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Nuno on a Mac 2

Now there is a new way to use Nuno on a Mac. A single download that contains Nuno, UK charts and the ability to run the software on Mac OSX without requiring you to buy a Windows licence and do any other setting up.

It works by using a software project called "Wine" that allows Windows application to run on Unix type OSs like Linux and Mac OSX. You don't need to know about Wine but here's the wikipedia entry.

Alternative (Running real Windows)

This isn't what this post is about, but:

The other way to run Nuno (and Windows software in general) on your Mac is to install Windows. To help there are a variety of tools, for a start there is Bootcamp which is supplied by Apple and ready to go on all new Macs. Bootcamp allows you to "dual boot" - so you can choose Windows or OSX but you have to reboot to switch.

Other tools like Fusion and Parallels allow you to run Windows Applications in a window inside OSX. Some of these tools are free and some paid for but they all need you to buy or have access to a Windows licence (about £80). If you want or need to use several Windows programs running real Windows is the way to go. 

Overall, there are tradeoffs around cost and performance. Bootcamp is my personal favourite, you get the full benefit of a retina display and Windows runs brilliant on the nice Mac hardware and I don't find the swapping back and forth too upsetting. 

If you have Windows installed just install Nuno from the usual Nuno download page

Beta Release

This is a beta release! So please download it and give it a try. There's a bunch of ways to give us feedback including the feedback button on the download page.

There's more about what a beta release means in my previous blog post. 

Download

Be warned that the download is fairly large (1.6 GB) and I recommend you start with at least 10 GB spare on your disk because it is a compressed disk image that expands out and then needs some elbow room in which to work.

(Really you should have way more than 10GB free if you want your Mac, or Windows PC, to run nicely.)

If that's ok click the link: Download Nuno_3_2_71.dmg

Depending on your connection that download might take some time - when it's done and you double click it it will whirr a bit whilst it uncompresses and then present you with the familiar "drag into Applications" install.

Click the Nuno icon and drag it into Applications.

When it's done you can run Nuno_3_2_71 from the Launchpad or from Finder like any other app. First time around Wine will do some setup - it only needs to do that the first time you run it.

Now you should see Nuno ready to activate. If you have made a Nuno account on the website or by using Nuno on a PC you already have an account or you can create on from here. After you have activated Nuno it will unlock the charts for UK waters. You can now browse the charts, create routes and so on. 

Connecting a GPS

Connecting a GPS is less automatic that it is when using Windows and worse still it (currently at least) involves typing commands into a terminal (there's some 1970s mainframe software lurking under all that the lovely usability.)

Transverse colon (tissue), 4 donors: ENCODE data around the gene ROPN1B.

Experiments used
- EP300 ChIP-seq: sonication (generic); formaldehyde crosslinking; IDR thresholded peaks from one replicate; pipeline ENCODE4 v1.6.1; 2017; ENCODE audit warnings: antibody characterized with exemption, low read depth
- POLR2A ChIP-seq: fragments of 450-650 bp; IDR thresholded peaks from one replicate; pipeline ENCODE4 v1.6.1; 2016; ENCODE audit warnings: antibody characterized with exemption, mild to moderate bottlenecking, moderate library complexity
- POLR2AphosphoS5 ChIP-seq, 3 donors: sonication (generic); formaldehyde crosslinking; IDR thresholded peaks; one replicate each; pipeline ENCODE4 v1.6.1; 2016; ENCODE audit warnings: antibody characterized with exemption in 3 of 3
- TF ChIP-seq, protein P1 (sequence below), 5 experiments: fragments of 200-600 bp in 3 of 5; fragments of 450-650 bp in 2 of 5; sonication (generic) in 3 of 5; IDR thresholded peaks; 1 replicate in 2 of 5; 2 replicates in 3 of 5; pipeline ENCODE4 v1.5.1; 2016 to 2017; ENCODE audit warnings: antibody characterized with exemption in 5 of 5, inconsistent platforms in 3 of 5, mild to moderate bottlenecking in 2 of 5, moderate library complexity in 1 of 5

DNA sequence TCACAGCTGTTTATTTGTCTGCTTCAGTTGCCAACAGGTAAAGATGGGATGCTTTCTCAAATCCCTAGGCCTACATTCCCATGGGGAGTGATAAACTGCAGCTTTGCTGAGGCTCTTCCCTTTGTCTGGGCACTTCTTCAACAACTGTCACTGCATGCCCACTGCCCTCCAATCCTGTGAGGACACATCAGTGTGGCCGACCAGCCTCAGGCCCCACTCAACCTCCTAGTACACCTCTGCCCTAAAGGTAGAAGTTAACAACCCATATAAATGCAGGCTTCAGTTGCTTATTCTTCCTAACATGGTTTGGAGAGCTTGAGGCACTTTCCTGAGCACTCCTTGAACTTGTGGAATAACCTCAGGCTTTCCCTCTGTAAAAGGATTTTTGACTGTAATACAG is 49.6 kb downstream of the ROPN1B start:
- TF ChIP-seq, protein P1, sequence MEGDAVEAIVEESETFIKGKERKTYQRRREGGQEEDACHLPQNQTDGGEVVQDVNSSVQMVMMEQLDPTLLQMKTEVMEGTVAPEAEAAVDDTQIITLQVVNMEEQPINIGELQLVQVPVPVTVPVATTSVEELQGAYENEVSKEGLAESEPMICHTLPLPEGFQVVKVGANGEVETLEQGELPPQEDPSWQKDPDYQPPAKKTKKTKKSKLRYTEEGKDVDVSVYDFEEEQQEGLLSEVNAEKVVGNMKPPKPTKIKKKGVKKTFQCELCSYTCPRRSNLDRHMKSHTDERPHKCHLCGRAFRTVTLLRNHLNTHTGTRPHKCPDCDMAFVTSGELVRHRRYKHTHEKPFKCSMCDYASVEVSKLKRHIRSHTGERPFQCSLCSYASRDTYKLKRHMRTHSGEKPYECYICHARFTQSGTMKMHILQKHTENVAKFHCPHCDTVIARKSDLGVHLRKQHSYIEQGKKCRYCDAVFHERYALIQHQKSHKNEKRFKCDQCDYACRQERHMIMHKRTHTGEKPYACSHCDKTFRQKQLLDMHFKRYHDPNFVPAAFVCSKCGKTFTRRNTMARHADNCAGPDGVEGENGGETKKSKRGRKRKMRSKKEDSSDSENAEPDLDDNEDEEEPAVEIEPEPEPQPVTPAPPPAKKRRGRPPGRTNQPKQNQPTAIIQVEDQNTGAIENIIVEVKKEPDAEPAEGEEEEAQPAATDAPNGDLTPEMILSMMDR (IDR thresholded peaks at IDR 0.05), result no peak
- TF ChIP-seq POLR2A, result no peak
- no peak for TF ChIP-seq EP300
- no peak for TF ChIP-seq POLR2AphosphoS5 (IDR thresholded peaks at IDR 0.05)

We're sorry that this bit gets a little technical and we might do something to smooth it over. Let us know how you get on.

This stuff applies to AIS as well - it's really just about connecting a device that can produce the NMEA text.

First step is to connect the device to you Mac. This will either just work or you can follow the manufacturers instructions. I connected a Blue Next bluetooth GPS by going to Preferences > Bluetooth and then turning bluetooth on a pairing with the device. Then I went to the Terminal (Launchpad > Terminal) and typed:

ls /dev/tty.*

That lists out all the serial ports available and in there was /dev/tty.BT-GPS-COM7 - you can do it before and after you connect your device and spot the new one. 

What we need to do now is create a link from the GPS, in this example called /dev/tty.BT-GPS-COM7 to Windows style serial port name "COM1" in the correct place on the disk.

All the settings for the Wine Nuno are held at ~/Library/Application\ Support/com.chersoft.nuno_142963160111409/dosdevices/ on the mac. So you need a terminal pointing at that folder. So,

cd ~/Library/Application\ Support/com.chersoft.nuno_142963160111409/dosdevices/

(Copy and paste that in ;-)

Now that you are in the right place there's one more magic command to create the link

ln -s /dev/tty.BT-GPS-COM7 com1

Now when you use the "ls" command or Finder to view the contents of that folder you will see com1 in there.

Next you need to know the details about how fast the GPS/AIS transmits NMEA. Mostly this will be 4800 8-N-1 or 9600 8-N-1, that is for example 4800 bits per second 8 bits per character, no parity and one stop bit. You don't need to understand what that means just match the config to the GPS or AIS. It might be written on that actual device or in the manual. Get in touch if you need help with this.

The download is ready for 9600 baud devices 8 bits per character no parity and one stop bit.

If you need to change this there is a file to edit called SYSTEM.REG at ~/Library/Application\ Support/com.chersoft.nuno_142963160111409/ - you can carefully edit it with TextEdit. About half a screenful down there is a setting like this:

"White list"="2,COM1,9600,8,0"

Carefully edit that taking care not to replace the quotes with fancy opening and closing quotes.

For example iff you want to change the speed to 4800 that replaces the 9600. If you need to fit in with more unusual settings please get in touch.

So there it is...

Ok, that's probably enough detail for now. Plenty of people have asked for this. Sorry it took longer than we hoped (it was harder!). Hope it comes in handy.

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